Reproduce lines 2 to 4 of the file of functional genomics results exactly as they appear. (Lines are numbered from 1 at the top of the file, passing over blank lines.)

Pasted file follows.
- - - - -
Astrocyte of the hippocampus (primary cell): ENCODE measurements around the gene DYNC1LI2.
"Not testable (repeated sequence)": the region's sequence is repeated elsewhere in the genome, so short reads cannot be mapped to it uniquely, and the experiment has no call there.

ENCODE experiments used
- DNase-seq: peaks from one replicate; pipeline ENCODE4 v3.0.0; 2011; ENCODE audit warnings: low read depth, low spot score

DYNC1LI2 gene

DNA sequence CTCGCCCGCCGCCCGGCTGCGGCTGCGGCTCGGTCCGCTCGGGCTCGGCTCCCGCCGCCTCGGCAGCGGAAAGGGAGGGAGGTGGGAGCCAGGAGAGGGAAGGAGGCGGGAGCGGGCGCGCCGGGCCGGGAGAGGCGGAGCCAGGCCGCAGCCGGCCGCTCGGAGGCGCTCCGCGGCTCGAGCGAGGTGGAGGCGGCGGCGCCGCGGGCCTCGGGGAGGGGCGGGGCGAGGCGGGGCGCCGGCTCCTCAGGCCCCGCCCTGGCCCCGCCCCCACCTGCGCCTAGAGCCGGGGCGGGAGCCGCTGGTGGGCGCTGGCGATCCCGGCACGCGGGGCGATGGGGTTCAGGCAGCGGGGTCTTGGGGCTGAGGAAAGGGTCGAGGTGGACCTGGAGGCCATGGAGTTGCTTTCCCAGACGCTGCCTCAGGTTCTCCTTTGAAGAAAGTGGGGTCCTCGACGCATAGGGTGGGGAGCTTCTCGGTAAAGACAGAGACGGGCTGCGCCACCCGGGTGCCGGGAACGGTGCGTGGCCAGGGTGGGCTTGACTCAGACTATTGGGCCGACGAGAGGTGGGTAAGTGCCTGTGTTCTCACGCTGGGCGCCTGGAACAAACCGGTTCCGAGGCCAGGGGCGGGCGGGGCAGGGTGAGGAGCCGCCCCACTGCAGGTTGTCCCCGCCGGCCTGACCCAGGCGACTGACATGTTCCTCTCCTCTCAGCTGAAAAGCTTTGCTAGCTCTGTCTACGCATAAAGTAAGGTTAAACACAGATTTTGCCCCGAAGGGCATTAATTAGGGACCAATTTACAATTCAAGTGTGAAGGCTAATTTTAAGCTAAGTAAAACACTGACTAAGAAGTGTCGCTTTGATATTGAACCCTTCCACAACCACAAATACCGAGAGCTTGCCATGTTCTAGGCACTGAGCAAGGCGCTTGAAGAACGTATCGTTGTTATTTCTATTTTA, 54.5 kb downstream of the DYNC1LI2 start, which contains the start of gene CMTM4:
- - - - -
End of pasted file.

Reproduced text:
"Not testable (repeated sequence)": the region's sequence is repeated elsewhere in the genome, so short reads cannot be mapped to it uniquely, and the experiment has no call there.

ENCODE experiments used
- DNase-seq: peaks from one replicate; pipeline ENCODE4 v3.0.0; 2011; ENCODE audit warnings: low read depth, low spot score